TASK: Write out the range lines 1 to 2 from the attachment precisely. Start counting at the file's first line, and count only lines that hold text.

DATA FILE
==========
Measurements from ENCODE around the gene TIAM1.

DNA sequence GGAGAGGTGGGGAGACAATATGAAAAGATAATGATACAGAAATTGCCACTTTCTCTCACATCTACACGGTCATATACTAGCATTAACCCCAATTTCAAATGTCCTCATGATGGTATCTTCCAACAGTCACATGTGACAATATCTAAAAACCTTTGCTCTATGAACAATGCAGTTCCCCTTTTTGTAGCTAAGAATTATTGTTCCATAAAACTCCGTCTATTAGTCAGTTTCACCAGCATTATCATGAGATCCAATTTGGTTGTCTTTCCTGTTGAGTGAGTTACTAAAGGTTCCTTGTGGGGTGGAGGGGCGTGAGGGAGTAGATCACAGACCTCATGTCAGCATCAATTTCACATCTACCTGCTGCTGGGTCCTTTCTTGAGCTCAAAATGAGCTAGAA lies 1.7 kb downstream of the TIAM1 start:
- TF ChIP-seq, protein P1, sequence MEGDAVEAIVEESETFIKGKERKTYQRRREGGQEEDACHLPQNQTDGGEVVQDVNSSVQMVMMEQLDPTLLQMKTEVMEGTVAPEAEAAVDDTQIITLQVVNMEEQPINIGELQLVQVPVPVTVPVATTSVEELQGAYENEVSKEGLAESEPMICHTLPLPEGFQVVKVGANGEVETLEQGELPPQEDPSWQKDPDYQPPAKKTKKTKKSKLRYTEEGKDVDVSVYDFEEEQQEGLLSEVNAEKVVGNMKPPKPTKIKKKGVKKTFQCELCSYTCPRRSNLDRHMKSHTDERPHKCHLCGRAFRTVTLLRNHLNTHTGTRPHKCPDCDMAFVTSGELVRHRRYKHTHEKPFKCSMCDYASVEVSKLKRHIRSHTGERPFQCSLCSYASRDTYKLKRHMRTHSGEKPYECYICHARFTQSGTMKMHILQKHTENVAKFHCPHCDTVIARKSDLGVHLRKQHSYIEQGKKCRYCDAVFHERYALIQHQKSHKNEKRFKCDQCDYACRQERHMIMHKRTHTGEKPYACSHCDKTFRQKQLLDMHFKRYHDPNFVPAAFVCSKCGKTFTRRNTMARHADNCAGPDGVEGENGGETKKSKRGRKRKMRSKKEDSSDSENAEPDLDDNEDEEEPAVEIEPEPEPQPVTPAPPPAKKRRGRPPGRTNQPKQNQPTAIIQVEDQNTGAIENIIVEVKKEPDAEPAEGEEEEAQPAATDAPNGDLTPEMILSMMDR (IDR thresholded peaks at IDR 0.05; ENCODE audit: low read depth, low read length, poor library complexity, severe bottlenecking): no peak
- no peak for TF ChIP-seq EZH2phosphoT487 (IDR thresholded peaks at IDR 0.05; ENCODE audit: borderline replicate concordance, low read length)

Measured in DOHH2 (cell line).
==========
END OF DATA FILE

Measurements from ENCODE around the gene TIAM1.

DNA sequence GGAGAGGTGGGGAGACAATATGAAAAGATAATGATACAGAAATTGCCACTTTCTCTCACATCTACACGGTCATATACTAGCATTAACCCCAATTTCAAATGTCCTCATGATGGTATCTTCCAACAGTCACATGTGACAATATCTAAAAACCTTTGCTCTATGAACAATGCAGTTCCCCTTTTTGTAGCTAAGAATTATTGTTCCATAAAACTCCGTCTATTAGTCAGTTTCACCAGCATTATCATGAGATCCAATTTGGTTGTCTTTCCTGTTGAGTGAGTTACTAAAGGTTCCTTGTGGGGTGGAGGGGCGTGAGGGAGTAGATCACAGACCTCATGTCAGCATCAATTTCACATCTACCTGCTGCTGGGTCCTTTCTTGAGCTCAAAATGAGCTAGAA lies 1.7 kb downstream of the TIAM1 start: